Blind World Magazine

The Carroll Center: a bright light at the end of a dark tunnel.

September 08, 2005. (Massachusetts).

For nearly a decade, Steven Giannaros has been slowly going blind. And while the Medford resident couldn't accept what was happening to him at first, he's now found a bright light at the end of a dark tunnel.

"When I first found out I was devastated," he said. "I'm living this normal life and then all of a sudden, I found out I'm going blind."

The 30-year-old said when he found out he had a degenerative retinal disease, he went through a period of denial. But as time went on and his sight continued to get worse, he had no choice but to get help.

Giannaros turned to the Carroll Center for the Blind in Newton and while he didn't want to go to because he felt like it would make the diagnosis too real, he is glad he went.

"It was really a great program," said Giannaros. "Going there was a reality check. The Carroll Center helped me with a lot of things."

Since opening its doors 50 years ago, the Carroll Center for the Blind has been a place for the newly blind to go and learn how to cope in their new lives. The facility offers a residential program during which time guests learn how to live independently and to get around.

Giannaros said during his time at the center, he went through intense training to learn how to get around on his own using public transportation or just navigating public streets.

Although all of these items were important, he said the most critical piece of his education at the Carroll Center was coming to terms with his blindness. Giannaros said before he went to the facility, he did not even want to be noticed by other people as someone that was blind and yet, being around others who were going through the same things made a difference in his life.

"The Carroll Center was a really big help," said Giannaros. "I got a lot out of it."

Arthur O'Neill, vice president of the center, said the organization is a place for the newly blind to come and get the support they need to move on with their lives. He said visitors to the center learn a lot during their stay and by the time they leave, really have the tools to accomplish that goal.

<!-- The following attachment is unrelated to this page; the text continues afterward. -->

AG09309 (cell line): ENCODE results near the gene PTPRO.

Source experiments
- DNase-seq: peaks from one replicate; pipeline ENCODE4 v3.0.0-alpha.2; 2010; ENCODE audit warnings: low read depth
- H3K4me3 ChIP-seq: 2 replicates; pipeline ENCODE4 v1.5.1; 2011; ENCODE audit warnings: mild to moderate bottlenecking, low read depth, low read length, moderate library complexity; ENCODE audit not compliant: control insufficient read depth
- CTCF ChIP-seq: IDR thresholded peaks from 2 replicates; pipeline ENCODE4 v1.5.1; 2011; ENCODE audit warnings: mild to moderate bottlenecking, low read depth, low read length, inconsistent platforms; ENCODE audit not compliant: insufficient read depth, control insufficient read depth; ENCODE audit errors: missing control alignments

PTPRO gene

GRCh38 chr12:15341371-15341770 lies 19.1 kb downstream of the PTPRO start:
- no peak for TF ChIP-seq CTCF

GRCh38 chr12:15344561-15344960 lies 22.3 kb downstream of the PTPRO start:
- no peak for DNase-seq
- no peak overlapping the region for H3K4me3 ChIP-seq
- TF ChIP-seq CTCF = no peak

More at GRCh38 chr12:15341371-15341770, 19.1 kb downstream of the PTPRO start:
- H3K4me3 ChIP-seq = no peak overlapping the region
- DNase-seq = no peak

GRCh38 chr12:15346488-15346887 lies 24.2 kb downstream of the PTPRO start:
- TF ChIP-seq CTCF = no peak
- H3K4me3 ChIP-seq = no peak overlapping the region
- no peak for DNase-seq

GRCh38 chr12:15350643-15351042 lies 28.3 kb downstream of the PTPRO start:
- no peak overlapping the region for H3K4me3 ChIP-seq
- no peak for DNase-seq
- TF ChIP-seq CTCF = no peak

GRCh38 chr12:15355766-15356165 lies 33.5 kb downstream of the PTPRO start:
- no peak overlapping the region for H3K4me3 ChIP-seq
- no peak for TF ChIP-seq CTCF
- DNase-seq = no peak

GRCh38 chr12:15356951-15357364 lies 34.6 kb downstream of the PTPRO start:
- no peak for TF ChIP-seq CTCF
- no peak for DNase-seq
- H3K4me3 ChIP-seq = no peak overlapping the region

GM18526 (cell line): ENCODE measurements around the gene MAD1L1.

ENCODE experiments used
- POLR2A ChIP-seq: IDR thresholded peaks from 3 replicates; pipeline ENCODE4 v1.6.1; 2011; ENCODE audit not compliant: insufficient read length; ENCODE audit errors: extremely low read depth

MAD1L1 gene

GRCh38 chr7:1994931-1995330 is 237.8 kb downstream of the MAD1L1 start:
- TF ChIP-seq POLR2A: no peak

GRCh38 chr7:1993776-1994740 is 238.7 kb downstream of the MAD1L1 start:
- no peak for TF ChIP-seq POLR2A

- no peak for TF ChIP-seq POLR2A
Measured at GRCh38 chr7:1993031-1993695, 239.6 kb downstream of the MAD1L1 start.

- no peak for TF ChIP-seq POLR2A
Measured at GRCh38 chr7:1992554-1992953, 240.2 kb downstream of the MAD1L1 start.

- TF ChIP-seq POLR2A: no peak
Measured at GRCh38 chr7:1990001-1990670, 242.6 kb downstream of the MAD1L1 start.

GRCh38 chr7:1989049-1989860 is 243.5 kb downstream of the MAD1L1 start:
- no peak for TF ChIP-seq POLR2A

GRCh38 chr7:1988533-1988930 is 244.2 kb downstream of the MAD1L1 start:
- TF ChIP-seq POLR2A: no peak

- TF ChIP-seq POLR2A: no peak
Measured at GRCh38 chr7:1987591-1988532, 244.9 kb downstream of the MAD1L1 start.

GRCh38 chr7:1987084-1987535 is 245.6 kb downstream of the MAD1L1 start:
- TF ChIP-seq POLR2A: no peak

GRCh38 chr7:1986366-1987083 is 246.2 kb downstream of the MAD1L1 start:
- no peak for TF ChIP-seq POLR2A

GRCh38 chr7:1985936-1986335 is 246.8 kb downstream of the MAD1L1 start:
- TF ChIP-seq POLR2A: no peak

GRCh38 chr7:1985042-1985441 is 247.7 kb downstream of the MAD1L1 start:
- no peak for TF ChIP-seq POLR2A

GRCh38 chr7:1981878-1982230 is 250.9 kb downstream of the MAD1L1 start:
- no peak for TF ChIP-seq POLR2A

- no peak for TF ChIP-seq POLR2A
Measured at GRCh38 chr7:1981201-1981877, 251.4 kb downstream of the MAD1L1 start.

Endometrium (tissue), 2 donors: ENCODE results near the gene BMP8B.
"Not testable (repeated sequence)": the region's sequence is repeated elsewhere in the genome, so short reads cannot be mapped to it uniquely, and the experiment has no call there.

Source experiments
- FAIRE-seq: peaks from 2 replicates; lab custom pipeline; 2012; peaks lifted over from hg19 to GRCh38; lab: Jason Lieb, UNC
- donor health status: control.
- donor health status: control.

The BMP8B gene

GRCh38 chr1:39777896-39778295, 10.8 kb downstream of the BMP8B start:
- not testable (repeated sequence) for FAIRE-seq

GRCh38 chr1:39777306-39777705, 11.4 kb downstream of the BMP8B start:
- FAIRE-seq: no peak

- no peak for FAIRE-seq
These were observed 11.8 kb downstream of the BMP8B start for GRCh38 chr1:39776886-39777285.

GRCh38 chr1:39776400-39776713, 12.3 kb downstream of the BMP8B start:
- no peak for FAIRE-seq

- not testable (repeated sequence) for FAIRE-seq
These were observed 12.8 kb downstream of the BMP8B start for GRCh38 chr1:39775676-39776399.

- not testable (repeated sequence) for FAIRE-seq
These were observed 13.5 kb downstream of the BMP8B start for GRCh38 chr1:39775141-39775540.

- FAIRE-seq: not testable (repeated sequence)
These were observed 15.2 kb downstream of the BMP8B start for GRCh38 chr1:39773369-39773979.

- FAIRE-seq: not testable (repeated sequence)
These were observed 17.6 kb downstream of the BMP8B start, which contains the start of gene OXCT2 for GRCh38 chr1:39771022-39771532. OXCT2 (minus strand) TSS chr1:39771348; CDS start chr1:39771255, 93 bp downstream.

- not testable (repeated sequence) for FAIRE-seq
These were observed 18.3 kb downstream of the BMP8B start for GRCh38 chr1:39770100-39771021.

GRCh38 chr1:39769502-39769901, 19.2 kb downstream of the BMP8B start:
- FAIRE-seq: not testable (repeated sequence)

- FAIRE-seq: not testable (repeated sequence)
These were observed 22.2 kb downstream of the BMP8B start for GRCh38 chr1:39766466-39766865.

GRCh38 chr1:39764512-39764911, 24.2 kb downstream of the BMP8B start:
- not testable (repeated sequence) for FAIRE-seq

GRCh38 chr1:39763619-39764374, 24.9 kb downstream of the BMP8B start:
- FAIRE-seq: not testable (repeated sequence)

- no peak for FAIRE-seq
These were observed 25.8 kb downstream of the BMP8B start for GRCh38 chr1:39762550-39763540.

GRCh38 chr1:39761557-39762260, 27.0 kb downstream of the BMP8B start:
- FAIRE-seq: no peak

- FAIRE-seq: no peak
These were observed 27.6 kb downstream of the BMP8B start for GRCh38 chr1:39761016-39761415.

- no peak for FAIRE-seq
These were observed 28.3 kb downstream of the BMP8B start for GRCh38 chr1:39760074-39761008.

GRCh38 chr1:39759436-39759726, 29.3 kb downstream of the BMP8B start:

"It's a home away from home," said O'Neill. "We feel what we do puts a positive spin on being blind."

O'Neill said when the Carroll Center first opened, it was a place for young World War II veterans that lost their sight in battle to learn how to cope with what happened to them. He said over the years the center has continued to grow and today, is a place for people of all ages.

Giannaros said his sight has continued to get worse and as a result, dramatically changed his life in ways he could have never imagined. He said the hardest thing to cope with has been depending on others.

"It's been hard," said Giannaros. "Life has changed. Something that seems so easy and you don't even think about can be a massive project."

Giannaros said although being blind has changed many facets of his life, it has not been able to touch his passion for playing the saxophone. He said even though he can no longer read music, he continues to play at local bars, clubs and private functions and even recently released a new CD, "M.O. Joe: Welcome to My Face."

He does not know what the future holds for him, but plans to stick with music as long as possible and see what happens.

"I am that type of person that takes it one step at a time and see where it takes me," Giannaros said. "It is my number one priority and I am going to see what I can get out of it."

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